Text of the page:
I’ve always been fascinated by photography and movie making. I got my undergraduate degree in creative writing and moved to LA in the 1980s to write the Great American Screenplay. I ended up writing the Great American Title Page, and slid into the production side of the business and, if I’m honest, don’t have much talent when it comes to putting ideas on screen.
But what I did do was develop an absolute passion for the process and the tech. I spent time learning how to load film cameras on sets, how to run a Chyron machine for Awards Shows on TV and spent a few years working on a daily, live 90 minute home improvement show called “Home” on ABC.
Fast forward a decade, and I helped build a mutual fund company called “MetaMarkets,” where part of our shtick was that we had live feeds from our trading desk and broadcast every move we made. In 1998 or so, that was a big deal, technologically, but it was a blast figuring it all out.
For the past 20 years, I’ve worked from a home office, which means Video has been a part of my life. In the past few years, the technology and the internet have gotten good enough that for a few thousand bucks, you can actually feed a TV network an image and audio, that’s as good or, in some cases, better than what they produce in the studio. Things move fast.
But all that said, I am NOT an expert. I’m just a guy who’s into this stuff as a hobby and has applied some of that to work.
The Image: What We’re Shooting For
I apologize in advance that this is a picture of me. I have no delusions about being a bald, overweight white dude who wears glasses and has little fashion sense. But I still want to look as good as I can, I mean, who doesn’t? This is the image of my default shot after it’s been transmitted to CNBC via Skype, compressed like heck for online video. So this is as bad as the shot can look (it’s better if I’m recording locally, of course).
So the elements to a good shot here are (at least, in my opinion):
- Sharp focus. The plane from about your nose to your ears should be very sharp. Many webcams simply fail here because they have cheap glass and often very wide-angle lenses.
- Shallow depth of field. While we want your face sharp, we want everything else to be blurry. That forces the viewer to, well, focus, where we want them to, which is hopefully on your eyes and mouth, not on the titles of the books behind you or the basket of laundry in the corner.
- Flattering light. Nobody looks good illuminated by an office desk lamp with a bright white reading bulb in it, or worse, from the glow of a computer monitor.
- Adjusting the raw image coming in is essential. It lets you play with contrast, brightness, and color, to get the best possible shot given whatever limitations your environment may have.
My solution to the above isn’t unique – I’m sure I cobbled it altogether out of 100 Reddit posts and extensive time on DPReview.com.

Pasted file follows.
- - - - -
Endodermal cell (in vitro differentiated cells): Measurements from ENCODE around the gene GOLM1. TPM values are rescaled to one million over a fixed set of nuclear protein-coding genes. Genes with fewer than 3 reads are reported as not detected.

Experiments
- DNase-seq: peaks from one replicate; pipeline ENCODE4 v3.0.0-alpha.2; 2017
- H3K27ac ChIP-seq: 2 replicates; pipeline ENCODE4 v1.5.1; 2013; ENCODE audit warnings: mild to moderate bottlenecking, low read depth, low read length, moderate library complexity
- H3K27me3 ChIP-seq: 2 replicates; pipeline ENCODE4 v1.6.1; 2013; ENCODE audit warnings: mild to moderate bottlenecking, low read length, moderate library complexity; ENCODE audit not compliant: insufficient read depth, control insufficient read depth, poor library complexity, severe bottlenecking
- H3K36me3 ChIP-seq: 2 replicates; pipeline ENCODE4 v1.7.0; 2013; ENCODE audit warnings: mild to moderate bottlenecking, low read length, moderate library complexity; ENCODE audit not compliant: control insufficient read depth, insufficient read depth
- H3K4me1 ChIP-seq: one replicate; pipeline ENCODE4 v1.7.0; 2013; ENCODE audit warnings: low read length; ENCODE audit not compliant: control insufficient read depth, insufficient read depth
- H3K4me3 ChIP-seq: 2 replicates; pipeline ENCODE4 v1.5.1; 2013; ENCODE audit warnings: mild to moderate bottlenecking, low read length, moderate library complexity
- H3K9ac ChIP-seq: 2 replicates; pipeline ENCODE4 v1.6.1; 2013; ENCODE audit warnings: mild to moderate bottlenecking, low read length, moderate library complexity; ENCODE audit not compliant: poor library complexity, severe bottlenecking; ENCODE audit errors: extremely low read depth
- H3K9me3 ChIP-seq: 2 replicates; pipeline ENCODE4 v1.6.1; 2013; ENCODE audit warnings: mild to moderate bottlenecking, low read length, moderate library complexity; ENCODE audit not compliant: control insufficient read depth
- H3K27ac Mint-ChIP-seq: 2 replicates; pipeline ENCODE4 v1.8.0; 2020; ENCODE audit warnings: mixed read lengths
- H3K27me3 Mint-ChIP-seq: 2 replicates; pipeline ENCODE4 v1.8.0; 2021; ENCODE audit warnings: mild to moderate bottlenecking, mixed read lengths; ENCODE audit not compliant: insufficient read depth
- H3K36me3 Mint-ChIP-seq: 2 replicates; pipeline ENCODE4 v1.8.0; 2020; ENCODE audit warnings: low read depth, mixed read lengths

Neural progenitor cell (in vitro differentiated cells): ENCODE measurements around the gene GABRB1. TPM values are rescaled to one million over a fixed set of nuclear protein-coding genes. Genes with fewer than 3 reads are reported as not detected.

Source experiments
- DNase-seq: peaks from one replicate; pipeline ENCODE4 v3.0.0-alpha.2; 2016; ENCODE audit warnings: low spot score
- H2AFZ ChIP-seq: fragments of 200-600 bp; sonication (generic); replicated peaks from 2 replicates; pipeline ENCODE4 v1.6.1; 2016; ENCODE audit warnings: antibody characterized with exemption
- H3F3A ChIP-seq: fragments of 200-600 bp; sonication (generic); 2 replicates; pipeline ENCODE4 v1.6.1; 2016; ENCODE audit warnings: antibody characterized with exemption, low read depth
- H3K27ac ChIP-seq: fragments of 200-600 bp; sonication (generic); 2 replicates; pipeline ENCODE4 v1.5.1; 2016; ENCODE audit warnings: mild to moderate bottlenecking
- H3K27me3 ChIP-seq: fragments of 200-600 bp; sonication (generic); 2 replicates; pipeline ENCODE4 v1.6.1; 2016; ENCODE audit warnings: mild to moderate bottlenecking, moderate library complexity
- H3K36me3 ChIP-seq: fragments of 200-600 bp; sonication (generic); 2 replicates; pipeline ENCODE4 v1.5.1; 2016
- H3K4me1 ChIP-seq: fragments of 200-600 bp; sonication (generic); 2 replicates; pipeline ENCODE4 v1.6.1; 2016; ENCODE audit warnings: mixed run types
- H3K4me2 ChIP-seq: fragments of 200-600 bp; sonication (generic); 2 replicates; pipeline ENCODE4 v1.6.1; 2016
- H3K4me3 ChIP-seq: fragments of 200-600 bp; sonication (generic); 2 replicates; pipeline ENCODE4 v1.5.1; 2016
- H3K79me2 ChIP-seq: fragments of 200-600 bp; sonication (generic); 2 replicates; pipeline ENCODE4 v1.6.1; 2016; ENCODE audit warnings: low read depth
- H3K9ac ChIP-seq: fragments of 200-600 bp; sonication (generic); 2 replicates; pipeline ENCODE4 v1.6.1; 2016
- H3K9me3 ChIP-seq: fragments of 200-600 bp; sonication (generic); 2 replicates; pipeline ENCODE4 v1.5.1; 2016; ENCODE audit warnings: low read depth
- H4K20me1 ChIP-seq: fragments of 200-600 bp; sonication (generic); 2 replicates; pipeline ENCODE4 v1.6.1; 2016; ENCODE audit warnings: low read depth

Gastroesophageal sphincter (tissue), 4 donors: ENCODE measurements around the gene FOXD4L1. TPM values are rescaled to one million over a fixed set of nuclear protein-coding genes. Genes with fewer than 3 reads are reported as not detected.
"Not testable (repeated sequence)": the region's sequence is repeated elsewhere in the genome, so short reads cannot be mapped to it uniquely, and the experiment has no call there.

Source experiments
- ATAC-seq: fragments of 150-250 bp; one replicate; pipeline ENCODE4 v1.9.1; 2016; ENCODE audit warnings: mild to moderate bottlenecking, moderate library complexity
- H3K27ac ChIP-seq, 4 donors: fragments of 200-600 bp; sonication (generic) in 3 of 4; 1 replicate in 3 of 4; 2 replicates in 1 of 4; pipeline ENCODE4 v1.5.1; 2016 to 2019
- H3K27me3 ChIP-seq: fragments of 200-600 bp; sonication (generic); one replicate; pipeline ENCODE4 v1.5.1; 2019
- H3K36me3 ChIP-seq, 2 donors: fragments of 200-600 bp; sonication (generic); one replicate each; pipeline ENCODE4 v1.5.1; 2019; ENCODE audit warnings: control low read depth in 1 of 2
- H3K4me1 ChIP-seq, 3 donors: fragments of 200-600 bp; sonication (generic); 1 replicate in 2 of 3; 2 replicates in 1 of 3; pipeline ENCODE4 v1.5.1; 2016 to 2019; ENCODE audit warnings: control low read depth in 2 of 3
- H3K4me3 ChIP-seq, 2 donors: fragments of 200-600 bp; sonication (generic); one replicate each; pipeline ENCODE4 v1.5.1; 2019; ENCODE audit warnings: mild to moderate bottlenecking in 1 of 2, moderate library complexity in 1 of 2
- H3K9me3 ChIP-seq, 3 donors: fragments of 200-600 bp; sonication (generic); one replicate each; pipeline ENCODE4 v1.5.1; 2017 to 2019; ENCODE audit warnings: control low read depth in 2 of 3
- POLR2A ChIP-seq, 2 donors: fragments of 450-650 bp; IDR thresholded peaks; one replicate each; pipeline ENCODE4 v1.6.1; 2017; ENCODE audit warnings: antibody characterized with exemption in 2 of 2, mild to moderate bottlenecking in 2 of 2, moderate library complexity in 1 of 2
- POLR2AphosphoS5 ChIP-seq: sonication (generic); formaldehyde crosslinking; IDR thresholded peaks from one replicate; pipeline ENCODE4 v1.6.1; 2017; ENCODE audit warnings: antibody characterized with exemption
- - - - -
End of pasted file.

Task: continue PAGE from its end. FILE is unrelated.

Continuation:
Here’s the kit you need to get all of the above:
Camera: This is an important part, but not the most important part (that’s next). The gold-standard here is using a full-frame mirrorless interchangeable-lens camera. “Full Frame” means the sensor at the back of the camera is a full 35mm film size. “Mirrorless” means that the light travels directly from the environment, through the lens, and to the sensor, without going through a mirror/prism to get to an optical viewfinder. “Interchangeable Lens” means just that, and is important, because the lens you get by default with almost any camera of any price is usually hot garbage.
All the big manufacturers (Canon, Nikon, and Sony) now make camera systems that meet these criteria. I have no experience with the latest Canon and Nikon systems because I opted to go all-Sony in an upgrade a few years ago. You can spend $10k on a camera body if you want to go nuts, but I’m a fan of two particular Sony camera bodies: The Alpha 7 ii and the Alpha 7 iii sell for about $1400 and about $2000 respectively, and both are excellent. The more expensive version gets you much better low-light performance, longer battery life, and a better autofocus system. The extra scratch also gets you a full 4K video if that’s your jam. I have both bodies, and I think for this purpose, the Alpha 7 iii is the better call, but it’s real money to make the difference. And you need to save some for …
Lens: The single most crucial part of the system. Go ahead and get whatever lenses you want to play with, but if your taking shots of peoples’ faces, the industry long ago decided to make specific lenses for that purpose: portrait lenses. With focal lengths between about 75 and 90mm, a portrait lens gets the camera far enough away to reduce the fish-eye effect that causes human faces to look cartoonishly round (and I’ve you’ve been watching a lot of Zoom conference calls with everyone on laptop webcams, you know what I mean.) What you want in a portrait lens is center-sharpness, no color aberrations, and smooth “bokeh” – how the out of focus part of the image looks.
Ultimately, these things are in the eye of the beholder, but I generally recommend the Sony FE 85mm F1.8. The F1.8 tells you that “this lens opens really wide,” and that’s good. Wide-open lenses give you a very shallow depth of field. This particular Sony lens has become somewhat legendary among photo nerds for its portrait look, and at about $600, is a reasonable bargain. If you don’t believe me, the REALLY good lens for this is the Sony FE 85mm F1.4GM lens. It’s incredible. It’s also $1,800. You could, however, put it in a sock and re-enact daredevil action scenes using it as a weapon, and while it would be dented, it would still work.